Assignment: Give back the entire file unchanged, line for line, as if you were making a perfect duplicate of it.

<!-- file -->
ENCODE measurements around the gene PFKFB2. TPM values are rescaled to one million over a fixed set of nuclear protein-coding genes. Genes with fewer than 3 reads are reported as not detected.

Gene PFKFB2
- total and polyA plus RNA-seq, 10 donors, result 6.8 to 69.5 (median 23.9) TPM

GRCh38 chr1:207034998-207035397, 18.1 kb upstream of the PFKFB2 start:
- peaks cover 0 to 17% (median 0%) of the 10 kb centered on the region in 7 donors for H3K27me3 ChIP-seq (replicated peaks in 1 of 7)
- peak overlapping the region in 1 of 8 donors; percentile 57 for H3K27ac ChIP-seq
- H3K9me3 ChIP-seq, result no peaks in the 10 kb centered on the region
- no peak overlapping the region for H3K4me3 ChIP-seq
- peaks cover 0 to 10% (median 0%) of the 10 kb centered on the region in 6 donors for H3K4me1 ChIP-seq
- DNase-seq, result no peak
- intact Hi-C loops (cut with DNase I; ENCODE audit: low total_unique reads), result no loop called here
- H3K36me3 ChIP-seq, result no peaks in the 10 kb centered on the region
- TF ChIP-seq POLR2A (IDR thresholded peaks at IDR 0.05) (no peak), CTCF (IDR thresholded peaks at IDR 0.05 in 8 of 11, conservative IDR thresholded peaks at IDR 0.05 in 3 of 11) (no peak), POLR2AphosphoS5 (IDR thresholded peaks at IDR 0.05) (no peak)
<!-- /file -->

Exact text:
ENCODE measurements around the gene PFKFB2. TPM values are rescaled to one million over a fixed set of nuclear protein-coding genes. Genes with fewer than 3 reads are reported as not detected.

Gene PFKFB2
- total and polyA plus RNA-seq, 10 donors, result 6.8 to 69.5 (median 23.9) TPM

GRCh38 chr1:207034998-207035397, 18.1 kb upstream of the PFKFB2 start:
- peaks cover 0 to 17% (median 0%) of the 10 kb centered on the region in 7 donors for H3K27me3 ChIP-seq (replicated peaks in 1 of 7)
- peak overlapping the region in 1 of 8 donors; percentile 57 for H3K27ac ChIP-seq
- H3K9me3 ChIP-seq, result no peaks in the 10 kb centered on the region
- no peak overlapping the region for H3K4me3 ChIP-seq
- peaks cover 0 to 10% (median 0%) of the 10 kb centered on the region in 6 donors for H3K4me1 ChIP-seq
- DNase-seq, result no peak
- intact Hi-C loops (cut with DNase I; ENCODE audit: low total_unique reads), result no loop called here
- H3K36me3 ChIP-seq, result no peaks in the 10 kb centered on the region
- TF ChIP-seq POLR2A (IDR thresholded peaks at IDR 0.05) (no peak), CTCF (IDR thresholded peaks at IDR 0.05 in 8 of 11, conservative IDR thresholded peaks at IDR 0.05 in 3 of 11) (no peak), POLR2AphosphoS5 (IDR thresholded peaks at IDR 0.05) (no peak)